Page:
This book is not a legal textbook and, thus, is not bogged-down with countless case histories, footnotes and attributions.
Few readers will be able to put the book away upon completion and not think of the outcome and continued debate over the First Amendment and its legal implications for all of us.
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5 of 6 people found the following review helpful By Gauffroi on April 30, 2002
Format: Paperback
The story (which, of course, was true) is very engaging; however, the book had several flaws that hindered my enjoyment:
- There was an excessive amount of typos--all were the kind spell checkers don't catch (e.g. "peels of laughter").
- Details were left out that caused confusion (e.g. how did the Department of Justice report become part of the record on appeal?).
- The law school scenes stretched credibility--all the students' answers were close to perfect analysis, which is not the norm. Clearly class dialogue was edited for the book, but it gave an erroneous impression of the law school class environment.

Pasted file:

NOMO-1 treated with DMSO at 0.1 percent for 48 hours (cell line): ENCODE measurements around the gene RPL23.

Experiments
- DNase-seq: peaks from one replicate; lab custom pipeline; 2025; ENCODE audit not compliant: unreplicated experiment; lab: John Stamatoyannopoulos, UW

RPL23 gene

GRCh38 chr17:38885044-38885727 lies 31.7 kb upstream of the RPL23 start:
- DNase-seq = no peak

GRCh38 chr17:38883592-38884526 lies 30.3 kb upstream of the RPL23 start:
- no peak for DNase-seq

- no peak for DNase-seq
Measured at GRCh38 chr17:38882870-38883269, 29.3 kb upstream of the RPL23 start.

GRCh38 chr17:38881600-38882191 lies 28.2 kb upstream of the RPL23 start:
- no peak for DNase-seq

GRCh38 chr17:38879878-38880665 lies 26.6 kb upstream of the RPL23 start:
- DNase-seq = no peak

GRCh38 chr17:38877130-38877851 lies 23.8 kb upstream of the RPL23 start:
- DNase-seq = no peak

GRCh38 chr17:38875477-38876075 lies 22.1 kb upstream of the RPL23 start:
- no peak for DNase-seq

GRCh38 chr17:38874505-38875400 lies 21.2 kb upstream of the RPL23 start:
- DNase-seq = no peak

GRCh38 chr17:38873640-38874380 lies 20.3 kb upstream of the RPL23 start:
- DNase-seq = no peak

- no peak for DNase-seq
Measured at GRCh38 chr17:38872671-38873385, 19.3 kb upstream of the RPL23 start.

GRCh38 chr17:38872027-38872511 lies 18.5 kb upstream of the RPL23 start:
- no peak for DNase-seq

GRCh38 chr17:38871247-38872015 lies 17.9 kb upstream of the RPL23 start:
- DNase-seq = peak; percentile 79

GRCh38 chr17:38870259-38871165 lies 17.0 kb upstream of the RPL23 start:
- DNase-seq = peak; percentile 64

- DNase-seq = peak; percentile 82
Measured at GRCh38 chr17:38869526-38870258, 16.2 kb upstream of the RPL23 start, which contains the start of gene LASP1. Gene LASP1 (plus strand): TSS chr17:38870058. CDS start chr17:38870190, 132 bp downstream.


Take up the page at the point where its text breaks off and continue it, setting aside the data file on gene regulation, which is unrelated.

- The end of the book should have left out the "apology" for making money on the case, which came across sounding somewhat disingenuous. It appeared the author considered the apology obligatory; but if so, why did he throughout the book bring up how impecunious he was? The whole topic could have been left out with no loss, and some gain in focus. Or, the author could actually have been honest and admitted that of course he's human and the possibility of a large payout was a motivating factor. Even altruistic law professors-turned-plaintiff's-lawyers must eat, and it's nothing to be ashamed of (and comports with American values) to risk your time and effort on the possibility of a large reward.